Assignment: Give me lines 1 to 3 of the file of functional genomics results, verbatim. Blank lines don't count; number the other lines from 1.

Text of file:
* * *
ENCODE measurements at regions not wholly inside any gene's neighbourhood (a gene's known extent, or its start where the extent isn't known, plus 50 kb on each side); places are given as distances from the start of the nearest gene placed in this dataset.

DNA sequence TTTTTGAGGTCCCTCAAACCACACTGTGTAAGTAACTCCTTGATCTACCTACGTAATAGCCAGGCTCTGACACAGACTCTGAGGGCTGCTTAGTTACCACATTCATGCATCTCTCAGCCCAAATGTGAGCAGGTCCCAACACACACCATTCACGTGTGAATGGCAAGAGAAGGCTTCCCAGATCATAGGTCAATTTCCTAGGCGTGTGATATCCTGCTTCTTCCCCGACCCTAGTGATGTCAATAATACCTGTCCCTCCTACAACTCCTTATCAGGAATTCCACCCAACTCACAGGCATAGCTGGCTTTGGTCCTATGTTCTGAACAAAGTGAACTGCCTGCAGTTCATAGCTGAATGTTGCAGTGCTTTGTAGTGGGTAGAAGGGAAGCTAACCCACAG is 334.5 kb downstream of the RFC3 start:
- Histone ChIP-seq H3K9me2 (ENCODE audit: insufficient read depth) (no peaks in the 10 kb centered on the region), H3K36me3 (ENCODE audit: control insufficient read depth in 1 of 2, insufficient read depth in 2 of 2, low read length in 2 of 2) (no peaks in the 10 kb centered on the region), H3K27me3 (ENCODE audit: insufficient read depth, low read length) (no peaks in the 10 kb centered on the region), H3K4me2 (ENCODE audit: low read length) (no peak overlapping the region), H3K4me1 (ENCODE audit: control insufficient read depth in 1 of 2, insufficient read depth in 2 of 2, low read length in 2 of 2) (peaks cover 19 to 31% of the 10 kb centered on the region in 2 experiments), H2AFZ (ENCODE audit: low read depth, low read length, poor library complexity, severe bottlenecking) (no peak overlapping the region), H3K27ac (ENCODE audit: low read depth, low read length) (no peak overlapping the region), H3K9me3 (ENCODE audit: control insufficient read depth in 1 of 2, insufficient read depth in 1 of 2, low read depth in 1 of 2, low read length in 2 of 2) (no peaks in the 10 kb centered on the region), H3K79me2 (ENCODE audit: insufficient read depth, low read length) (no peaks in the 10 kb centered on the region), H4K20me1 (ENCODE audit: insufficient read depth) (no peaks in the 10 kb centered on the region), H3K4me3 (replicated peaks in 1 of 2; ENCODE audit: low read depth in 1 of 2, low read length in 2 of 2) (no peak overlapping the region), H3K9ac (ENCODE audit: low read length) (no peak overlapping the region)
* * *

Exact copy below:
ENCODE measurements at regions not wholly inside any gene's neighbourhood (a gene's known extent, or its start where the extent isn't known, plus 50 kb on each side); places are given as distances from the start of the nearest gene placed in this dataset.

DNA sequence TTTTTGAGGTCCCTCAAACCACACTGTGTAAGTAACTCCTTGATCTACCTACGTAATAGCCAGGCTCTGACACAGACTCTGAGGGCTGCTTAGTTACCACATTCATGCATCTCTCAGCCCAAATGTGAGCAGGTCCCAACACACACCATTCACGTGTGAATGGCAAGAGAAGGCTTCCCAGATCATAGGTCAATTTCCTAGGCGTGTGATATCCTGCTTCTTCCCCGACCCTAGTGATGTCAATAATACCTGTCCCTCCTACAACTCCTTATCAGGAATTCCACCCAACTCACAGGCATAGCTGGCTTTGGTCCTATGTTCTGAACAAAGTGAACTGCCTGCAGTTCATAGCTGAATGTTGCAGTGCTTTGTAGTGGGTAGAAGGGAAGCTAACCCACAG is 334.5 kb downstream of the RFC3 start:
- Histone ChIP-seq H3K9me2 (ENCODE audit: insufficient read depth) (no peaks in the 10 kb centered on the region), H3K36me3 (ENCODE audit: control insufficient read depth in 1 of 2, insufficient read depth in 2 of 2, low read length in 2 of 2) (no peaks in the 10 kb centered on the region), H3K27me3 (ENCODE audit: insufficient read depth, low read length) (no peaks in the 10 kb centered on the region), H3K4me2 (ENCODE audit: low read length) (no peak overlapping the region), H3K4me1 (ENCODE audit: control insufficient read depth in 1 of 2, insufficient read depth in 2 of 2, low read length in 2 of 2) (peaks cover 19 to 31% of the 10 kb centered on the region in 2 experiments), H2AFZ (ENCODE audit: low read depth, low read length, poor library complexity, severe bottlenecking) (no peak overlapping the region), H3K27ac (ENCODE audit: low read depth, low read length) (no peak overlapping the region), H3K9me3 (ENCODE audit: control insufficient read depth in 1 of 2, insufficient read depth in 1 of 2, low read depth in 1 of 2, low read length in 2 of 2) (no peaks in the 10 kb centered on the region), H3K79me2 (ENCODE audit: insufficient read depth, low read length) (no peaks in the 10 kb centered on the region), H4K20me1 (ENCODE audit: insufficient read depth) (no peaks in the 10 kb centered on the region), H3K4me3 (replicated peaks in 1 of 2; ENCODE audit: low read depth in 1 of 2, low read length in 2 of 2) (no peak overlapping the region), H3K9ac (ENCODE audit: low read length) (no peak overlapping the region)